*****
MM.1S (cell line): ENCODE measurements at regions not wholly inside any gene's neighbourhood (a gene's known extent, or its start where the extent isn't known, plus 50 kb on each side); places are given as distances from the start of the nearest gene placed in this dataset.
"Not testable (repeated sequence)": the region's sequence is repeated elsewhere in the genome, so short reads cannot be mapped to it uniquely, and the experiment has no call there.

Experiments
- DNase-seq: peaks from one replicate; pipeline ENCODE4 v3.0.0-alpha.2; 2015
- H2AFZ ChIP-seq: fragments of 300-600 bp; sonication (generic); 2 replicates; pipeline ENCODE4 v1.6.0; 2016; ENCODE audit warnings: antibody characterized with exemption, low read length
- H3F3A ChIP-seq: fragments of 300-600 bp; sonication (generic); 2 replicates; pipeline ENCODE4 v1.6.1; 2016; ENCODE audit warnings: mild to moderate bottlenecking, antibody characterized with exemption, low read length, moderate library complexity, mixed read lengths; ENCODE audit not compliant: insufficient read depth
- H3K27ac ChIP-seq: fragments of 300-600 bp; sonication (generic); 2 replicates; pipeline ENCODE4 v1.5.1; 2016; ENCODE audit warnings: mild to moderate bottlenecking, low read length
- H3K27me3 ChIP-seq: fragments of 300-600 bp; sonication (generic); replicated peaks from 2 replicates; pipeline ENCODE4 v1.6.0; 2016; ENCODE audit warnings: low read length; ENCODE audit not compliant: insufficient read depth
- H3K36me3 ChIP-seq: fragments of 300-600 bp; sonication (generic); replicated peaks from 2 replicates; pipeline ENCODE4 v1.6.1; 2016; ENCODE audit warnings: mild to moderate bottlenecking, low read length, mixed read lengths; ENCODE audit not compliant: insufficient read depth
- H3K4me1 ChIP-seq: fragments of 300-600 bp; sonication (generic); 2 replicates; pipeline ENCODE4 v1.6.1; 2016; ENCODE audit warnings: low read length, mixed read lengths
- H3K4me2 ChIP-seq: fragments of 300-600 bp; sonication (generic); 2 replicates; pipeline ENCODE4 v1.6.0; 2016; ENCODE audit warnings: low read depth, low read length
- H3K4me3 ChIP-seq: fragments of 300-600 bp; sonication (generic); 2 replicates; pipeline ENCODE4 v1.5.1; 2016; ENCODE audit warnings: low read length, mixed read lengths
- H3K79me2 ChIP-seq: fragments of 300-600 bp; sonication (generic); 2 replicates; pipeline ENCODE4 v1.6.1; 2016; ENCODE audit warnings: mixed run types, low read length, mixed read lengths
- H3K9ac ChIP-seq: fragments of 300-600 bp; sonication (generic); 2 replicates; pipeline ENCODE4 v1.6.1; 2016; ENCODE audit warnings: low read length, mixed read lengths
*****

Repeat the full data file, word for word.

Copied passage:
MM.1S (cell line): ENCODE measurements at regions not wholly inside any gene's neighbourhood (a gene's known extent, or its start where the extent isn't known, plus 50 kb on each side); places are given as distances from the start of the nearest gene placed in this dataset.
"Not testable (repeated sequence)": the region's sequence is repeated elsewhere in the genome, so short reads cannot be mapped to it uniquely, and the experiment has no call there.

Experiments
- DNase-seq: peaks from one replicate; pipeline ENCODE4 v3.0.0-alpha.2; 2015
- H2AFZ ChIP-seq: fragments of 300-600 bp; sonication (generic); 2 replicates; pipeline ENCODE4 v1.6.0; 2016; ENCODE audit warnings: antibody characterized with exemption, low read length
- H3F3A ChIP-seq: fragments of 300-600 bp; sonication (generic); 2 replicates; pipeline ENCODE4 v1.6.1; 2016; ENCODE audit warnings: mild to moderate bottlenecking, antibody characterized with exemption, low read length, moderate library complexity, mixed read lengths; ENCODE audit not compliant: insufficient read depth
- H3K27ac ChIP-seq: fragments of 300-600 bp; sonication (generic); 2 replicates; pipeline ENCODE4 v1.5.1; 2016; ENCODE audit warnings: mild to moderate bottlenecking, low read length
- H3K27me3 ChIP-seq: fragments of 300-600 bp; sonication (generic); replicated peaks from 2 replicates; pipeline ENCODE4 v1.6.0; 2016; ENCODE audit warnings: low read length; ENCODE audit not compliant: insufficient read depth
- H3K36me3 ChIP-seq: fragments of 300-600 bp; sonication (generic); replicated peaks from 2 replicates; pipeline ENCODE4 v1.6.1; 2016; ENCODE audit warnings: mild to moderate bottlenecking, low read length, mixed read lengths; ENCODE audit not compliant: insufficient read depth
- H3K4me1 ChIP-seq: fragments of 300-600 bp; sonication (generic); 2 replicates; pipeline ENCODE4 v1.6.1; 2016; ENCODE audit warnings: low read length, mixed read lengths
- H3K4me2 ChIP-seq: fragments of 300-600 bp; sonication (generic); 2 replicates; pipeline ENCODE4 v1.6.0; 2016; ENCODE audit warnings: low read depth, low read length
- H3K4me3 ChIP-seq: fragments of 300-600 bp; sonication (generic); 2 replicates; pipeline ENCODE4 v1.5.1; 2016; ENCODE audit warnings: low read length, mixed read lengths
- H3K79me2 ChIP-seq: fragments of 300-600 bp; sonication (generic); 2 replicates; pipeline ENCODE4 v1.6.1; 2016; ENCODE audit warnings: mixed run types, low read length, mixed read lengths
- H3K9ac ChIP-seq: fragments of 300-600 bp; sonication (generic); 2 replicates; pipeline ENCODE4 v1.6.1; 2016; ENCODE audit warnings: low read length, mixed read lengths